Sustainable drainage strategy brings environmental gains at Dalkeith housing project

A sustainable drainage strategy, designed to reduce 315 cubic metres of excavation and save around 20 days of construction time, has been utilised at a new housing project in Dalkeith.

Aquaspira was appointed by Cruden Building, which is delivering the 79-home development in Newtongrange. The scheme will provide a mix of two-storey homes and cottage flats, supporting Midlothian Council’s Local Housing Strategy.

Mark Stanway from Aquaspira said, “We were able to rethink the entire approach to construction of the drainage at this site. Seven concrete manholes were originally specified, each requiring a four metre wide excavation. By using a strong, compact steel reinforced push-fit solution we were able to reduce the number of vehicle movements to site by 60%, as well as cutting the amount of bedding and backfill by half.

“Our access units also reduced the installation of each manhole from an average of four days to around an hour, delivering dramatic cost and timing savings to the job, as well as providing a far more environmentally friendly and safer solution.”

Land utilisation was ‘maximised’ by using the ground beneath the estate roads for all the stormwater storage, and a ‘simplified, safer, and accelerated’ strategy used these push-fit, large diameter pipes with access units as an alternative to concrete.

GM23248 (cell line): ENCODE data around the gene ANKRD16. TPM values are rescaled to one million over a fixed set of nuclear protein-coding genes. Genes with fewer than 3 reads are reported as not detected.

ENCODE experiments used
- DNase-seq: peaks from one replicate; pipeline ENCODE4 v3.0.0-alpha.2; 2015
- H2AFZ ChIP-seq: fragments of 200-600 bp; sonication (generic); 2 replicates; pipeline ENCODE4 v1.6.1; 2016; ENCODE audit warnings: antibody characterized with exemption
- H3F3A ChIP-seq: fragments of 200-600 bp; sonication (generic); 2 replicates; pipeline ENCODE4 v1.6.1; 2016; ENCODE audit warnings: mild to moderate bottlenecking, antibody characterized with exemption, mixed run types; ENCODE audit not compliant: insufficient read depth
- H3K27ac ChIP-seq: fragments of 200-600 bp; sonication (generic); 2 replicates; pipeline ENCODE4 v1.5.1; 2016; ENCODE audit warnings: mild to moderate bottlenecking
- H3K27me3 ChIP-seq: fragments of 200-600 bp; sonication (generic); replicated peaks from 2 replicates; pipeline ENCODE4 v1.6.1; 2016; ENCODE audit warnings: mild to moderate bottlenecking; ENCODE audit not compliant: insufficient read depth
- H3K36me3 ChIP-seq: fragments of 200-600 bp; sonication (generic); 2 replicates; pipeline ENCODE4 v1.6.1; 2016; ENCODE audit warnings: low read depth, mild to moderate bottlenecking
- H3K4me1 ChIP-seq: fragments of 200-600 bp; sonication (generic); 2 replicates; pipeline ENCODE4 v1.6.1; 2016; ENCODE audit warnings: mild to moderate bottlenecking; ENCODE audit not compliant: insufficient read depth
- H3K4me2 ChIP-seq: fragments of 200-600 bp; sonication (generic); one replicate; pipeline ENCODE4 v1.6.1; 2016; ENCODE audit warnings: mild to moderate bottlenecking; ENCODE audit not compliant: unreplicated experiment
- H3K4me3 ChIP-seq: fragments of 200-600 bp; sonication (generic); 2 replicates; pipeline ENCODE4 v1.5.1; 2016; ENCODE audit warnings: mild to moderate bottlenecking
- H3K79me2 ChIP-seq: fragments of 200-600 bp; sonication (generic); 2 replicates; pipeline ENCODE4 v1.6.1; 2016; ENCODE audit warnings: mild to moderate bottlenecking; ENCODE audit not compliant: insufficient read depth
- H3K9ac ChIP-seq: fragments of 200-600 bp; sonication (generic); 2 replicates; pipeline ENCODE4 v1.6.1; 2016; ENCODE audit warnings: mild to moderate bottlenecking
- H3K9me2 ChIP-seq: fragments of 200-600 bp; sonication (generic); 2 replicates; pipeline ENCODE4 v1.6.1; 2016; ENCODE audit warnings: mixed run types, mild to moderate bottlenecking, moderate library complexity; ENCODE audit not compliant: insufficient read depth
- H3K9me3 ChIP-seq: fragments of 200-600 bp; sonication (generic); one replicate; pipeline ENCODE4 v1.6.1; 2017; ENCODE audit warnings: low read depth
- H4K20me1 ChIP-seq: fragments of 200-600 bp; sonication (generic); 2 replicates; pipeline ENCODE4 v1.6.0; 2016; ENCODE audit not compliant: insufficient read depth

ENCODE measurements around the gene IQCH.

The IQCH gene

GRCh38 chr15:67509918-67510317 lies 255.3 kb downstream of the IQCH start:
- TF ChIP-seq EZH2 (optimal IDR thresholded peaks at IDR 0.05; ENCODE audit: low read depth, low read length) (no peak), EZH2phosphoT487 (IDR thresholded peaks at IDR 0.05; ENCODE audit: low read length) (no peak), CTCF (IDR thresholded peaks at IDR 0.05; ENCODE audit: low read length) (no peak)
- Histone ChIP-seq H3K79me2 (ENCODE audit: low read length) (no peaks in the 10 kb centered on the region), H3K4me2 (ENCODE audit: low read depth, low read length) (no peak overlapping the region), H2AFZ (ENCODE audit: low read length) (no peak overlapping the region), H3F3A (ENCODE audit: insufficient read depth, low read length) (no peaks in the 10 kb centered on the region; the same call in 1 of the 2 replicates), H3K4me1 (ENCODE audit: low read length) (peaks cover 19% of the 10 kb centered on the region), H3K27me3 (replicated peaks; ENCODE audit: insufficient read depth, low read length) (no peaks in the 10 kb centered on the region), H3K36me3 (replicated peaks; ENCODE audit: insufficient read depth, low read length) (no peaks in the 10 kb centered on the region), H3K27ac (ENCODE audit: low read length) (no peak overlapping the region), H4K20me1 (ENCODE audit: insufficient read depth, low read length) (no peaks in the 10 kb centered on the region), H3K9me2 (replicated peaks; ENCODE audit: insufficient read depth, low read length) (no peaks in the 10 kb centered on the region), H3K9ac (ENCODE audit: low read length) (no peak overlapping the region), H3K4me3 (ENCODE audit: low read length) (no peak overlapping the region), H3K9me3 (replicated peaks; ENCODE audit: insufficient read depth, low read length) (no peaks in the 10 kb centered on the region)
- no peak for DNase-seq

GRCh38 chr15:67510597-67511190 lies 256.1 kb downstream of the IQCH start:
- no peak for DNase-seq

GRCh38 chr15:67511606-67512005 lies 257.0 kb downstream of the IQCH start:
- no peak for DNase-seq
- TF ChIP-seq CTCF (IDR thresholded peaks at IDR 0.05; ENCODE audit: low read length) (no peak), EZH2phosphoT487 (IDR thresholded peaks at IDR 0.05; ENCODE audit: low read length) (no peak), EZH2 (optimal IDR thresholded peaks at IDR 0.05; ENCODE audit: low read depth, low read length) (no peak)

The pipes were installed by GBSS Civils and Plant Hire Ltd.  The firm’s Andy Paterson explained, “The 1,800mm and 1,200mm pipes were much easier to handle and install than similar size concrete pipes which, together with the rapid, very simple fitting of the prefabricated Access Units, made a massive difference to the job.”

Lancashire-based Aquaspira said it is on a mission to deliver low carbon construction solutions. The firm has invested in research and development which has seen the use of recycled materials in its products increased, as well as using solar power in the manufacturing process.

The company is working with the University of Birmingham to develop a digital twin to improve design and investigate the use of recycled materials for backfill to further reduce carbon usage in the construction sector and use sensors in pipes for long-term monitoring and maintenance.